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Pneumopericardium is a rare occurrence. A variety of oesophageal and gastric lesions have been reported to perforate into the pericardium causing pneumopericardium. Although peptic ulceration in hiatus hernia has also been reported to perforate into pericardium, other types of diaphragmatic hernia have not been described as causing perforation into the pericardium. We report a case of a young man who presented with chest pain and was found to have pneumopericardium secondary to a gastropericardial fistula in a recurrent diaphragmatic hernia.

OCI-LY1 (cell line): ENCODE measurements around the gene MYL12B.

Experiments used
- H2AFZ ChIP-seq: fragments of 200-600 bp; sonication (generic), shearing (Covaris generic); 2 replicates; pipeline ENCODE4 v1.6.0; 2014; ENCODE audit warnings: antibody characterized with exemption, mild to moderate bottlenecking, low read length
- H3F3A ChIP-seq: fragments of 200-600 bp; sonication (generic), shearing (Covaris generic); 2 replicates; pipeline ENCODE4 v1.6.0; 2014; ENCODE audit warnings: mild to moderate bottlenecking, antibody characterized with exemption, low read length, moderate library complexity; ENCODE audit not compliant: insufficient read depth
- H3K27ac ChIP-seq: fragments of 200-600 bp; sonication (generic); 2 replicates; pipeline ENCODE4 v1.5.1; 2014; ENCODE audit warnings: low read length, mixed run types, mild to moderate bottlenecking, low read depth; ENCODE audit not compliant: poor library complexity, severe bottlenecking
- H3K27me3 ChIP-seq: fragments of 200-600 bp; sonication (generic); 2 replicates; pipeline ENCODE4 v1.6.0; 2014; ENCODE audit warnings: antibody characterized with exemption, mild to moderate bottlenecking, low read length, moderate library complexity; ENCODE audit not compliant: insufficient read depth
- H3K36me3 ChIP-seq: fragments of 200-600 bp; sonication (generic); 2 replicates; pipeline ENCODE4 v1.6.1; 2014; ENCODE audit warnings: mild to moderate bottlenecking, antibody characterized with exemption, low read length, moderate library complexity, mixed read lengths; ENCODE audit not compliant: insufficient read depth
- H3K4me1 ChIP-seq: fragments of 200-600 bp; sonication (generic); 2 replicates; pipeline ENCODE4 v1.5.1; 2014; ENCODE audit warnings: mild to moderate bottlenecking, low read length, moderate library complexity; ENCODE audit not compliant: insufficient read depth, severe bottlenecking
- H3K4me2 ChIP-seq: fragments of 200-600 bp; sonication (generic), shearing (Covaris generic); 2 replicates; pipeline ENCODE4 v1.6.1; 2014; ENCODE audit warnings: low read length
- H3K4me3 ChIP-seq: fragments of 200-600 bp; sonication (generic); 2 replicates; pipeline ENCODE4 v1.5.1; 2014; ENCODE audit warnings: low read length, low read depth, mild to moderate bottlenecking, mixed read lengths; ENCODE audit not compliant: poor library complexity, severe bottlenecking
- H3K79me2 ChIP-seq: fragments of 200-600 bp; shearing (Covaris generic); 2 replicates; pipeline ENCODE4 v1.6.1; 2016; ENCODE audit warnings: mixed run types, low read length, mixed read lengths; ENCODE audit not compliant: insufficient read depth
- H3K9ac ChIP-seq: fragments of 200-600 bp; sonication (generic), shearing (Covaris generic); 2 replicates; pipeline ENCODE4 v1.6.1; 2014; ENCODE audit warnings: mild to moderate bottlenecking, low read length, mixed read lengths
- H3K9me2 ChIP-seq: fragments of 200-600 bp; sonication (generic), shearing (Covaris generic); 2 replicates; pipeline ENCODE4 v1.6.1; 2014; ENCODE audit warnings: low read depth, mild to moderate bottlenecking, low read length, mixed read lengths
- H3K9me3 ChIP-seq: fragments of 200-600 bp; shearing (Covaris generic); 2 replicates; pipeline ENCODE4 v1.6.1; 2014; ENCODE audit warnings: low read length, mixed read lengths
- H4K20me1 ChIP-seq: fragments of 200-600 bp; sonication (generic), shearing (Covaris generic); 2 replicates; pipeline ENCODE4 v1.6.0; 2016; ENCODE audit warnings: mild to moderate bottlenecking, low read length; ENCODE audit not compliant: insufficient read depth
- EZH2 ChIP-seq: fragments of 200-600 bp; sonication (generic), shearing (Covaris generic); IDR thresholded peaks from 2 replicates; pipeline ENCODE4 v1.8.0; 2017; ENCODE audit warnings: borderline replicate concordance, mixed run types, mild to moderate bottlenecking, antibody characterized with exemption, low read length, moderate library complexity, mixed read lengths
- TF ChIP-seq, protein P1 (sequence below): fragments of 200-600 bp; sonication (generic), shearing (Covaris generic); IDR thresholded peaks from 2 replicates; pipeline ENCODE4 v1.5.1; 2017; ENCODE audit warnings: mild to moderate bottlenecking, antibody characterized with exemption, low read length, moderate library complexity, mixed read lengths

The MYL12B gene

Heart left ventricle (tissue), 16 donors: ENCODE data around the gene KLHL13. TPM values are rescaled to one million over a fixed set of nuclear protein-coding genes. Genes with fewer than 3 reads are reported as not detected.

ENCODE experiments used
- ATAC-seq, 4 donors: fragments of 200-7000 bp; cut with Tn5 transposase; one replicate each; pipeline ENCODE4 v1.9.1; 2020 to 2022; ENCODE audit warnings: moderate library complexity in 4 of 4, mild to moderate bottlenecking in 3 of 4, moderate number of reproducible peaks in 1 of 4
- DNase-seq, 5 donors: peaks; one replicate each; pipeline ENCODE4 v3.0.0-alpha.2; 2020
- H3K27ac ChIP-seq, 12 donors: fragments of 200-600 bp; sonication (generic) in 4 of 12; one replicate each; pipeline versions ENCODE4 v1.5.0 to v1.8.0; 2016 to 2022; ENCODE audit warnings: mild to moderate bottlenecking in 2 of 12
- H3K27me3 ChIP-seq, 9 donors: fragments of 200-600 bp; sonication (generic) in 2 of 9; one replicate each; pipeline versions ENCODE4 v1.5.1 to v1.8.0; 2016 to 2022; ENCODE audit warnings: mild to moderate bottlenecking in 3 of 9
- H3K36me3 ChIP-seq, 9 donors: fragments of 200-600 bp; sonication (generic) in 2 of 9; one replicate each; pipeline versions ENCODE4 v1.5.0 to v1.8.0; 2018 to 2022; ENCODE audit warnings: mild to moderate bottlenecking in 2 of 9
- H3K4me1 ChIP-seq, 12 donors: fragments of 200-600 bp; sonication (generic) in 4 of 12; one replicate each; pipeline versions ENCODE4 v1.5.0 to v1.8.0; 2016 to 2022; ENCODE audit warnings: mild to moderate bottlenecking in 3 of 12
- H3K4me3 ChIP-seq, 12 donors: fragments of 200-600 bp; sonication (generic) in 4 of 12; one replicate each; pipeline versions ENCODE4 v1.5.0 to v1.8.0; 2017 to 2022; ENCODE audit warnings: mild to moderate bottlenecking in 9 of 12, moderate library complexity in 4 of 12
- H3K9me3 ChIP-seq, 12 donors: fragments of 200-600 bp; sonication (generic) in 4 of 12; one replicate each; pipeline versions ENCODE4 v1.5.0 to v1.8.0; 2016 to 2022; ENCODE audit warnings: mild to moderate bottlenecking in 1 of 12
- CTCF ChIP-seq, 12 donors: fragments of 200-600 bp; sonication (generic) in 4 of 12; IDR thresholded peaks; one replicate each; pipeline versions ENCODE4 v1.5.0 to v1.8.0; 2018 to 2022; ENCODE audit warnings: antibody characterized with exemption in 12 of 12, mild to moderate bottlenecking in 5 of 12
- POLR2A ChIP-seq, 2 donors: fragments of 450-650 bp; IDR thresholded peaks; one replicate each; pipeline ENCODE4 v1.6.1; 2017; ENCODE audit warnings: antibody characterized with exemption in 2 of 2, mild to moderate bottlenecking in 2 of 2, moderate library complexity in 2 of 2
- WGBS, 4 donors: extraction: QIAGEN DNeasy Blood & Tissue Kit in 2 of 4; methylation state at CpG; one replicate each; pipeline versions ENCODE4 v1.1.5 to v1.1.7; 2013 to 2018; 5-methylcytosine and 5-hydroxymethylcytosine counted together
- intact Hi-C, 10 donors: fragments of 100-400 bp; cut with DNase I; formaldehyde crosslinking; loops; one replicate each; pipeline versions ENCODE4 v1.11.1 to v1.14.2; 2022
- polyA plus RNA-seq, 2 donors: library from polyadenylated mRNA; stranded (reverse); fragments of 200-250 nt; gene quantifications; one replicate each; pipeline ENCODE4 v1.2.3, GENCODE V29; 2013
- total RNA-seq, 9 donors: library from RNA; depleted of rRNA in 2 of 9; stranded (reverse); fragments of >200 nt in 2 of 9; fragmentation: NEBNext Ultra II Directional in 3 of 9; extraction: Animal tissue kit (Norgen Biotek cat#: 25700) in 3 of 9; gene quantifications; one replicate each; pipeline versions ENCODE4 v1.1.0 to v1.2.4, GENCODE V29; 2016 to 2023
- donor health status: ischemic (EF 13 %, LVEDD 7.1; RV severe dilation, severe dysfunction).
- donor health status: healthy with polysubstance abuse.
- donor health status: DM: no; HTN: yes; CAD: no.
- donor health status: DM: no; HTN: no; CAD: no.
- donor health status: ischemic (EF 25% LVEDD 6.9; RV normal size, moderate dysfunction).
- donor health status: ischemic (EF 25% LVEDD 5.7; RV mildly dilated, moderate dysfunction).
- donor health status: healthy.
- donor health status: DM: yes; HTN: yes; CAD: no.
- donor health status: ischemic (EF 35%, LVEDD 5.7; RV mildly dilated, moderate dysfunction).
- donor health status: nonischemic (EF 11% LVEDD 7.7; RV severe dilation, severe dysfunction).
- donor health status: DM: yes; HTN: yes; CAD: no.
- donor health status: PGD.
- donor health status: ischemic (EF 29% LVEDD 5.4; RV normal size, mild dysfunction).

A 29 year old man presented in March 2002 to the accident and emergency department with two hour history of severe chest and abdominal pain and dyspnoea. He was in severe pain with a pulse rate of 112/min, blood pressure 169/74 mm Hg, and respiratory rate of 26/min. Resuscitation was begun with oxygen, intravenous fluids, and analgesics. On examination he had decreased air entry at left chest base, tenderness, and guarding in upper abdomen and an upper midline scar. Chest radiography showed pneumopericardium (fig 1). Electrocardiogram showed sinus tachycardia and 1 mm ST segment elevation in V2 and V3. Blood investigations showed a white cell count of 29.1×109/l. Blood gas analysis showed respiratory acidosis with pH of 7.26 and Paco2 of 7.11 kPa. He was in excruciating pain with persistent tachycardia …
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